Electronics > Projects, Designs, and Technical Stuff

Toaster Oven reflow

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DaveW:
I've been looking at soldering at BGA and some higher density QFN packages at home recently and I started looking at using a toaster oven for solder reflowing. I couldn't find the oven used in the sparkfun writeup in the UK
http://www.sparkfun.com/tutorials/60
so I found this instead
http://www.amazon.co.uk/Andrew-James-White-Litre-Grill/dp/B003SE88Z4/ref=sr_1_1?ie=UTF8&qid=1295006018&sr=1-1-spell
The internal space is nice and roomy for any PCB I do at home



I took the side off to get to the controls. Very simple and the temperature control could be off as it's outside the oven but all the easier to modify!
I simply changed the thermostat out for an SSR-didn't even need to cut any wires!



A 3mm hole to get a thermocouple though and the modding is almost done



It does heat up quickly enough, 15-100 deg. C in 110 seconds, 15-200 deg. C in 246 seconds. I'll put a higher temperature thermocouple in there and get it under PID control with a PIC. Looks like a quick simple way to get into reflow soldering, judging by what other people have done should be easily capable to doing BGA packages which I've had to leave before,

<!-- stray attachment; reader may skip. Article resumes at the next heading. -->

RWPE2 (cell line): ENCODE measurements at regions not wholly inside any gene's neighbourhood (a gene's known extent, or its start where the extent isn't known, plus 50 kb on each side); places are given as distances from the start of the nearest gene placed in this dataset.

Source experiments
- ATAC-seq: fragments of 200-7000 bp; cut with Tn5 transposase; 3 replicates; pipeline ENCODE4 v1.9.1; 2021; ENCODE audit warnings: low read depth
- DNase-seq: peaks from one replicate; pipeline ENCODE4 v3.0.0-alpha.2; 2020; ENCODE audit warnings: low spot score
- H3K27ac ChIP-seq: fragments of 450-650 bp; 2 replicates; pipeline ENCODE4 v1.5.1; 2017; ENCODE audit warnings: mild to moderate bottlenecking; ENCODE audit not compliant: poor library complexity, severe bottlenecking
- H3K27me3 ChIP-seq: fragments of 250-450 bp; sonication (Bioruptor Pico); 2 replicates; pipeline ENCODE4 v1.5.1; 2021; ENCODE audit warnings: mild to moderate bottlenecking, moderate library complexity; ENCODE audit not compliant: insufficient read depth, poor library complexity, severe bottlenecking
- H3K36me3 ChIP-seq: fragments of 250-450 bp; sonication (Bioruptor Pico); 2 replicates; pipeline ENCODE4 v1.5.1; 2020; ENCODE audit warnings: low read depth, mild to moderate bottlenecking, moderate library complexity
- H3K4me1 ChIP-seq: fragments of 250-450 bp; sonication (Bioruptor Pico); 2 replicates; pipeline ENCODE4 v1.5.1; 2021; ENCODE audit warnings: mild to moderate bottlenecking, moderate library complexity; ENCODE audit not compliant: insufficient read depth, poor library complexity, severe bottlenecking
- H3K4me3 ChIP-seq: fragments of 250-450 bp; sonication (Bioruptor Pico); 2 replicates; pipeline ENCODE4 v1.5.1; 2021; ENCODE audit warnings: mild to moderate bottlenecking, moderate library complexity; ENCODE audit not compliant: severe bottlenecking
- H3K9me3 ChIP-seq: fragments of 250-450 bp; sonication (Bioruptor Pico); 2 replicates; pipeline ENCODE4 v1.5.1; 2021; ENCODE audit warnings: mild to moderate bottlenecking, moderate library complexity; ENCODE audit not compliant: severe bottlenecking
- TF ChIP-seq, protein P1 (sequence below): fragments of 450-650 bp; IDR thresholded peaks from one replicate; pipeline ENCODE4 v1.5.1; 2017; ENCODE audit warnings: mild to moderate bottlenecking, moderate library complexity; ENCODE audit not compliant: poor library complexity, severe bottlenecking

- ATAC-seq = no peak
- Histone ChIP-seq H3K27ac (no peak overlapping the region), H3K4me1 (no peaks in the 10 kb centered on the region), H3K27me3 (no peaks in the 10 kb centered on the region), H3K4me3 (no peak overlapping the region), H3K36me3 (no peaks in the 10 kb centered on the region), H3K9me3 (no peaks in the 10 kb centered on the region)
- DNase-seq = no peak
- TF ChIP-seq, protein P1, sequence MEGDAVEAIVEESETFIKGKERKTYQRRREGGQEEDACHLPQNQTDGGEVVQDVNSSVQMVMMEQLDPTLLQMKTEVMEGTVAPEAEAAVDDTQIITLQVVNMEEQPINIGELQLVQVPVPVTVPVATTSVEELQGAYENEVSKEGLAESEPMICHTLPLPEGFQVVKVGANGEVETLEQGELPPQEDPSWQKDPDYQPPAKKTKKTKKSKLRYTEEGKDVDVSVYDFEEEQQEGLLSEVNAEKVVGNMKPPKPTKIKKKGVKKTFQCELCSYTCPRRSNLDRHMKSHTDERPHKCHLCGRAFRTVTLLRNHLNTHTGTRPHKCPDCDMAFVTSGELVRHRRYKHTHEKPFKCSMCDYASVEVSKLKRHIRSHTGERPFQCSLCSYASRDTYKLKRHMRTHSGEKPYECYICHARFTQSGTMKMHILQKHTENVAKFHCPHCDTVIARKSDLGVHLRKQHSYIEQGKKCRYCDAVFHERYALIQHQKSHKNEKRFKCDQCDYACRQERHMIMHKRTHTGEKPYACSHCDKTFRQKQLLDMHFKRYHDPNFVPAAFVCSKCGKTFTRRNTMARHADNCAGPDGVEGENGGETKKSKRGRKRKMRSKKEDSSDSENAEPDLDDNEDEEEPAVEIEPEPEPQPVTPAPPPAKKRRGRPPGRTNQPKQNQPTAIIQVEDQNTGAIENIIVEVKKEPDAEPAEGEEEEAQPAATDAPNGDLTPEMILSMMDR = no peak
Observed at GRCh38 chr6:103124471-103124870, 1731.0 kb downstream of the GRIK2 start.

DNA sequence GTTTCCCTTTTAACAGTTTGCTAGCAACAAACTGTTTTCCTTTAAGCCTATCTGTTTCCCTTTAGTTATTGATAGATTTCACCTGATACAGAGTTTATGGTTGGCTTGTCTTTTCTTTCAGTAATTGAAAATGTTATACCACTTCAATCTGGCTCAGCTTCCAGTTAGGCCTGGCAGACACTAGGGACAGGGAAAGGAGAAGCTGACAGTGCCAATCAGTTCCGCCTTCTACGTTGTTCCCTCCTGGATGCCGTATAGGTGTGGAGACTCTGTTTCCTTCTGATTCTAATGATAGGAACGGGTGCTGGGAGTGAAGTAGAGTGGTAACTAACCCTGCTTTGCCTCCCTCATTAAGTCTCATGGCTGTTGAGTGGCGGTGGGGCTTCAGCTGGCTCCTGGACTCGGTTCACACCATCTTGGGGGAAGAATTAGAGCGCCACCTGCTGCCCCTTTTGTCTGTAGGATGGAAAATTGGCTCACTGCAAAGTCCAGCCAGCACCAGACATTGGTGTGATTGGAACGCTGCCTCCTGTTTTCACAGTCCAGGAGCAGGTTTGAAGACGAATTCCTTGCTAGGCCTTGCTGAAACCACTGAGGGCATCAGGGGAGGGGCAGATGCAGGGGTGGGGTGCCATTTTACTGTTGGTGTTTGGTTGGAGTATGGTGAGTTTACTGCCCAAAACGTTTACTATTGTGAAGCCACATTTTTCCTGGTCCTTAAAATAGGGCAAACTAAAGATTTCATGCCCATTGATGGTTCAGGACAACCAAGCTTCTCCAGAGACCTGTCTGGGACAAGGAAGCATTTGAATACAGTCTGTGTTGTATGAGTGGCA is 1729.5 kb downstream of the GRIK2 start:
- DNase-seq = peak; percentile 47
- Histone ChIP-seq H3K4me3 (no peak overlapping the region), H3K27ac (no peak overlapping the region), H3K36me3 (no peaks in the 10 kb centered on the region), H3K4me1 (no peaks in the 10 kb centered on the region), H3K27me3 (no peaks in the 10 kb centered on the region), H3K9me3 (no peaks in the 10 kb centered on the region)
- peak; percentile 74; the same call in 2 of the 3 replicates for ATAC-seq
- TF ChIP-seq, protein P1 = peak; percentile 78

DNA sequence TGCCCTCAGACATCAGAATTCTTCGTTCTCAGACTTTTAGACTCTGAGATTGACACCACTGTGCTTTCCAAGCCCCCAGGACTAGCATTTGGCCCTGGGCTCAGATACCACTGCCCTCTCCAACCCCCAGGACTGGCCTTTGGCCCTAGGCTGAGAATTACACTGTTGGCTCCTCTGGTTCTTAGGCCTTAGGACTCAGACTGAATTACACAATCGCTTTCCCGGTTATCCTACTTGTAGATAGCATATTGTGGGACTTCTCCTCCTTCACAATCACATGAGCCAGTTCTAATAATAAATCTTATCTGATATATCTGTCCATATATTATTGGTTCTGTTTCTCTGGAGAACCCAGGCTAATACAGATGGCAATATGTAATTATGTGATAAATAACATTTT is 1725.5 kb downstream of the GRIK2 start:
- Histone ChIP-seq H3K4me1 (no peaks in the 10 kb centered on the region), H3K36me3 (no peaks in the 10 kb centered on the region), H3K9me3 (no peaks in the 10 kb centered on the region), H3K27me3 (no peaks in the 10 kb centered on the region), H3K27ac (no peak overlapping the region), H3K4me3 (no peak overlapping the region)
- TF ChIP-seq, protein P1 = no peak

apex:
Hey, cool!
apex

tyblu:
Very cool -- will enjoy doing this myself in the future. Is it pretty even heat, or is there a convection fan inside? (Does it matter?)

Time:
hell, I have just done it on an unmodded toaster oven, thermo couple/meter lots with no problems

Chasm:
The problems with such a conversion are usually the temperature probe and the distribution of the heat within the heater - and of course that you are playing with the mains.

The temperature probe problem can be solved by using something designed for this task, usually a thermocouple. But those are not necessarily cheap, and have some pitfalls. (You have to keep the other end of it at a constant temperature or know the current temperature to compensate for it.) OTOH cheap part bin solutions like a diode are not too stable and introduce nonlinearity problems.

Distribution of heat should be even. you don't want to burn one part of a board while another is not even melting. It can be improved with a fan -which of course has it's own pitfalls- or by using a oven that has top and bottom heating elements and thus heats up more evenly.

And then there is this mains thing... Let's say it this way:
Mains can kill you. Mains can burn down the house. Mains can kill your significant other.
And usually most important: Insurance companies have the habit of not paying at all when tampered with gadgets are involved.

So better know what you are doing before tampering with it.

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